• Toronto Journal #1More than in previous years, I'm noticing the laptops in the audiences here at the Toronto Film Festival. Some of the bloggers seem to be beginning their reviews as the end credits still play. Then you see them outside, sitting on a corridor floor, their computers tethered to an electric umbilical, as they type urgently. Of course many of them share their opinions in quick conversational bursts, and a consensus develops. Most films good enough for an important festival, I think, require a little more marinating.

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A fall from grace

I should have left the bloody book on the floor. It was past midnight, and I had finished a little light bedtime reading: A thriller by Barbara Vine, a chapter a night. I replaced the bookmark and reached over to put the book on the bedside table. It fell to the floor. That was no big deal.

But no. I was compelled to lean over to pick it up. I am not very nimble these days. I stretched down. I was maybe two inches away. I shifted, and made a real reach. I crashed onto the

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"Ebert Presents:" An update

A message from Chaz and Roger: Thank you for your positive feedback on our Classics From The Vault segments on "Ebert Presents." We are happy to provide these vintage shows augmented with discussions from Christy and Ignatiy, instead of running reruns of our First Season shows, or instead of going off the air for the summer season.

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No animals were Uncanny Valleyed in the making of this movie

A reader named Zig writes me from Cliffside Park, New Jersey: "What is your opinion of Amy Kaufman's LA Times piece about animal use in films, the subject in general, and whether digital technology, like in 'Rise of the Planet of the Apes,' can currently capture the natural personalities of individual animals, or will we have to wait for technology to advance just a little further?"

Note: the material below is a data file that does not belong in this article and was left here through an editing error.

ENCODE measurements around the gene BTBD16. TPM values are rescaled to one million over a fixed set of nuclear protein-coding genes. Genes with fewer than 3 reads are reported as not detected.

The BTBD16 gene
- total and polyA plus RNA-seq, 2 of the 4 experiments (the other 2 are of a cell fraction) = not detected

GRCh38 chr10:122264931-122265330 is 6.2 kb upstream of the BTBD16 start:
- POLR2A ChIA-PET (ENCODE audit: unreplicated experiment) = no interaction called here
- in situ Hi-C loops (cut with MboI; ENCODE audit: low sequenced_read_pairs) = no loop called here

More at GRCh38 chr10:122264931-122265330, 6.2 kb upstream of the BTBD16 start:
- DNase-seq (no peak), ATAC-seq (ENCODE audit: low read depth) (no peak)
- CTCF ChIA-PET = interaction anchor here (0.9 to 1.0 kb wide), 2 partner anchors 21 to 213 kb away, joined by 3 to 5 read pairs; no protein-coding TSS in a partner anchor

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My new job. In his own words.

My new voice belongs to Edward Herrmann. He has allowed me to use it for 448 pages. The actor has recorded the audiobook version of my memoir, Life Itself, and my author's copies arrived a few days ago.

Listening to it, I discovered for the first time a benefit from losing my own speaking voice: If I could still speak, I suppose I would probably have recorded it myself, and I wouldn't have been able to do that anywhere as near as well as Herrmann does.

My editor, Mitch Hoffman, suggested a few readers he was confident would do a good job. Herrmann's name leaped up from his email.

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I was born inside the movie of my life

The opening pages of my memoir, to be published September 13, 2011:I was born inside the movie of my life. The visuals were before me, the audio surrounded me, the plot unfolded inevitably but not necessarily. I don't remember how I got into the movie, but it continues to entertain me. At first the frames flicker without connection, as they do in Bergman's Persona after the film breaks and begins again. I am flat on my stomach on the front sidewalk, my eyes an inch from a procession of ants. What these are I do not know. It is the only sidewalk in my life, in front of the only house. I have seen grasshoppers and ladybugs. My uncle Bob extends the business end of a fly swatter toward me, and I grasp it and try to walk toward him.